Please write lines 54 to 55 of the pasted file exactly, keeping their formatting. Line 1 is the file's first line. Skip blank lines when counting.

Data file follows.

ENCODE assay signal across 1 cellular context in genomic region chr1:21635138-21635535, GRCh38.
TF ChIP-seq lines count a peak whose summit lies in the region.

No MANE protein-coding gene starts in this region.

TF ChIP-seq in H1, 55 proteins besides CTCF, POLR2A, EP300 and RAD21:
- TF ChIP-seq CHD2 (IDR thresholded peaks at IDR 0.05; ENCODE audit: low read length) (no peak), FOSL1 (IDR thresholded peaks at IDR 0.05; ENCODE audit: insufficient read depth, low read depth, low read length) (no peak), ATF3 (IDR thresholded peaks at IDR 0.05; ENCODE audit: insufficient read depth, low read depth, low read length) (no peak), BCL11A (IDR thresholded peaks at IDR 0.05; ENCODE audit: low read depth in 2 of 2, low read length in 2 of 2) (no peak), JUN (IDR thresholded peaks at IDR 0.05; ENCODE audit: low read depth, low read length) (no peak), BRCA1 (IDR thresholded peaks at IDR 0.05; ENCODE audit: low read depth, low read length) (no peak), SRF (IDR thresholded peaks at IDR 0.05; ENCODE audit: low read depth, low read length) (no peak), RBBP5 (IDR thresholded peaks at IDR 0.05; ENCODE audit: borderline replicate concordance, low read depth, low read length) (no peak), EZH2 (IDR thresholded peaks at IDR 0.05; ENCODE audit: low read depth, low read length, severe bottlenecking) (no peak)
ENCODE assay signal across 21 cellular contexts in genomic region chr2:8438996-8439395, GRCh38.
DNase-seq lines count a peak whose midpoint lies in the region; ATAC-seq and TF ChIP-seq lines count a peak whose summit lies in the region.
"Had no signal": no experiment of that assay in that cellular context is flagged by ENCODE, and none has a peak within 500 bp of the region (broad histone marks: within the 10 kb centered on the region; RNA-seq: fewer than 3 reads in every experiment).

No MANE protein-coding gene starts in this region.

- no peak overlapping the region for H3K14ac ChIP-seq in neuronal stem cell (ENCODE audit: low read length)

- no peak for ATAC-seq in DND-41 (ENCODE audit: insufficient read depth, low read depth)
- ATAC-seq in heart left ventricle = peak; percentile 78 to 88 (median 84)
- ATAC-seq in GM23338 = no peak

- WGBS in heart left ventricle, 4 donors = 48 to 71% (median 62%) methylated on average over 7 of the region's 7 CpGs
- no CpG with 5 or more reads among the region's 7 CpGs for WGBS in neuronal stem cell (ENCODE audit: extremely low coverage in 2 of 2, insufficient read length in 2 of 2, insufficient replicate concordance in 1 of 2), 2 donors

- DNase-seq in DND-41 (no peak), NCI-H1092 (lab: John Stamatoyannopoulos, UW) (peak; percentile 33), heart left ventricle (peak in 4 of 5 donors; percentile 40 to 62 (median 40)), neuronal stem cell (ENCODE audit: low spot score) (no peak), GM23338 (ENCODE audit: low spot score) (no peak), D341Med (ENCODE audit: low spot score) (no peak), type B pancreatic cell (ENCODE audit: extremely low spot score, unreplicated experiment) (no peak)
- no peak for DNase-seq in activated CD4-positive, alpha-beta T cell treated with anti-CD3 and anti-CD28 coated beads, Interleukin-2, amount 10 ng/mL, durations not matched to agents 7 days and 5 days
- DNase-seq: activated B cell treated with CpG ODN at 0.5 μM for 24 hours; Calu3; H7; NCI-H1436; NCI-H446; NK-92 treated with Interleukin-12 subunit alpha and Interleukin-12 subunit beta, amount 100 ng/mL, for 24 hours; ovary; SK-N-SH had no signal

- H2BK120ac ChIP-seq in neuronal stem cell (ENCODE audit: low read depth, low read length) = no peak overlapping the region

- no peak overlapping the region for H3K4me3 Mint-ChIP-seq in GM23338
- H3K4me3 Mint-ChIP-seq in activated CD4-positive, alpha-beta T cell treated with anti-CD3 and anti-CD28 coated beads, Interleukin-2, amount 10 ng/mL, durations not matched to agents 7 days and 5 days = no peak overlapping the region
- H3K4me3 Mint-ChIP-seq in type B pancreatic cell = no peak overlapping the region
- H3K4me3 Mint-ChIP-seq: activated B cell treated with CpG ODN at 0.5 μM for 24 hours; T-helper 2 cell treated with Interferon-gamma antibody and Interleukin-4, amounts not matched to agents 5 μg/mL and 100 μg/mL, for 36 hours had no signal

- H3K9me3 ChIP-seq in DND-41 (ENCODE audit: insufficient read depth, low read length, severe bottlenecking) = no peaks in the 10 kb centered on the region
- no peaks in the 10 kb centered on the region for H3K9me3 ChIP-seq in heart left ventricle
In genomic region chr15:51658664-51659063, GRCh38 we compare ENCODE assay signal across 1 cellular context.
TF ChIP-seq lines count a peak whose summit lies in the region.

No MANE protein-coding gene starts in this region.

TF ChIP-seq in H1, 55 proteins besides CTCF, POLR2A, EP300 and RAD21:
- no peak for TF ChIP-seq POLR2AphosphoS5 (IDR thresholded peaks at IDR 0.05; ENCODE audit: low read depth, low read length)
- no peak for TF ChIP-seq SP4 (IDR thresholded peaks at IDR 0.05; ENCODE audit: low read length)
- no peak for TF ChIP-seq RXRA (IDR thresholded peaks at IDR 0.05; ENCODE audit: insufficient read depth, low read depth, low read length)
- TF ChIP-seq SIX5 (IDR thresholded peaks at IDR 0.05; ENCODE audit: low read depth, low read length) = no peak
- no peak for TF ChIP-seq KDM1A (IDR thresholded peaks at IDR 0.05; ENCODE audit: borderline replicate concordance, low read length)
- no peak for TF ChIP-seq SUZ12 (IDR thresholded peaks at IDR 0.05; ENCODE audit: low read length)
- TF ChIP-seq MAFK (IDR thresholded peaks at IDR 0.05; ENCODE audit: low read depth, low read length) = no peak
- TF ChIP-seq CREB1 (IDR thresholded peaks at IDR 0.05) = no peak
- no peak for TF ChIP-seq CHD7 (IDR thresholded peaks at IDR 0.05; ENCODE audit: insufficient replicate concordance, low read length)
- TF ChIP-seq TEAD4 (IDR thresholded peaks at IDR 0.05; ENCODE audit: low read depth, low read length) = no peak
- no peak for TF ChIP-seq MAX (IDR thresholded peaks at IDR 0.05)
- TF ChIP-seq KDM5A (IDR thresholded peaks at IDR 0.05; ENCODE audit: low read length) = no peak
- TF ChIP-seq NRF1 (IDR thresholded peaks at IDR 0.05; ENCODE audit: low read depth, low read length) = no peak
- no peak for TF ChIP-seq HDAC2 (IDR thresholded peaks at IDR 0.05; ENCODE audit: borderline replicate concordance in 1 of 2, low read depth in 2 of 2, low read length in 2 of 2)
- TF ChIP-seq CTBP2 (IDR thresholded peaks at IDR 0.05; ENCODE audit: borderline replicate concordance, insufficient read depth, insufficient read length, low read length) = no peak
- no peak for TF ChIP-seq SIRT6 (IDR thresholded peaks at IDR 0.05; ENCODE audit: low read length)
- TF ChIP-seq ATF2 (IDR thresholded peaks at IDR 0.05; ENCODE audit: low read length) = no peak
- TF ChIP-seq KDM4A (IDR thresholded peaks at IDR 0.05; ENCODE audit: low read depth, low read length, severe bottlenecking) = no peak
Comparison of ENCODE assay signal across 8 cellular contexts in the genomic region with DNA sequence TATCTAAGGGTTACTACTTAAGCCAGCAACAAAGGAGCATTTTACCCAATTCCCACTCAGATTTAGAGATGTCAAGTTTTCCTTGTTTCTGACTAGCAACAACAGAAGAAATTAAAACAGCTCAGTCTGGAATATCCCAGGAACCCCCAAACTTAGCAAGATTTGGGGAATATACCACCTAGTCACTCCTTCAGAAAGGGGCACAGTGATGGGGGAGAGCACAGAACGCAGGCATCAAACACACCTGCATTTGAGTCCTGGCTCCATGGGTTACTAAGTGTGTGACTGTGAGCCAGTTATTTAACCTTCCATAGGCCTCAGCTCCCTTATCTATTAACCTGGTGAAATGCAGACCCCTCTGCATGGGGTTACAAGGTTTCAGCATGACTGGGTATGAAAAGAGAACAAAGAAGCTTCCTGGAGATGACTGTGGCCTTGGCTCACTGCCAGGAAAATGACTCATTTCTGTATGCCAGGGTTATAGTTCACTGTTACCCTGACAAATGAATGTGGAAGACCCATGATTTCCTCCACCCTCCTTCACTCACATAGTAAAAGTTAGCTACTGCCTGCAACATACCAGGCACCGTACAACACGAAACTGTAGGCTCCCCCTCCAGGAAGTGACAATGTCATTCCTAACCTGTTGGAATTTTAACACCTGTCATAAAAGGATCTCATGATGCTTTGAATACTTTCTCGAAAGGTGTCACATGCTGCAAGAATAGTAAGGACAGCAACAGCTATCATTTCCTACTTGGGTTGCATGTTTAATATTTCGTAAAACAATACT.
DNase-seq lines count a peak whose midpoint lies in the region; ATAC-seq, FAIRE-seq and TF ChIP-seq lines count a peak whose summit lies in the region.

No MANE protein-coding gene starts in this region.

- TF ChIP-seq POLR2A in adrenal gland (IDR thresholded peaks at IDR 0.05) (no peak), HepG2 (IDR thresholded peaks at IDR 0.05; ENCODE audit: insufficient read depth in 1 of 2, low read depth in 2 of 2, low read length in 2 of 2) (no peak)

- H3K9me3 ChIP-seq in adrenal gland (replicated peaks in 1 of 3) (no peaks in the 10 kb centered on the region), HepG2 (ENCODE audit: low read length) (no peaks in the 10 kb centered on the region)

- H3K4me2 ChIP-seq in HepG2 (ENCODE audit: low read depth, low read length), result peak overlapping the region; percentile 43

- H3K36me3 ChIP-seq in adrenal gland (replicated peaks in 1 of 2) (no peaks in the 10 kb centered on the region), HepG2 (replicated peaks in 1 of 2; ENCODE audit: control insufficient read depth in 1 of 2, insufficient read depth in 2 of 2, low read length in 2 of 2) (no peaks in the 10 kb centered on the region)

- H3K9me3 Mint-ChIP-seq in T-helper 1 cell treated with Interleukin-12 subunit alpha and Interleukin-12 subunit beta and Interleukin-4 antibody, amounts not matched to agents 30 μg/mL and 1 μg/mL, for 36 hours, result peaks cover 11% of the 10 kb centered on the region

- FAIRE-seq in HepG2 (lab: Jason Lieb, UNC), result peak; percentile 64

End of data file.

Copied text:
- H3K36me3 ChIP-seq in adrenal gland (replicated peaks in 1 of 2) (no peaks in the 10 kb centered on the region), HepG2 (replicated peaks in 1 of 2; ENCODE audit: control insufficient read depth in 1 of 2, insufficient read depth in 2 of 2, low read length in 2 of 2) (no peaks in the 10 kb centered on the region)

- H3K9me3 Mint-ChIP-seq in T-helper 1 cell treated with Interleukin-12 subunit alpha and Interleukin-12 subunit beta and Interleukin-4 antibody, amounts not matched to agents 30 μg/mL and 1 μg/mL, for 36 hours, result peaks cover 11% of the 10 kb centered on the region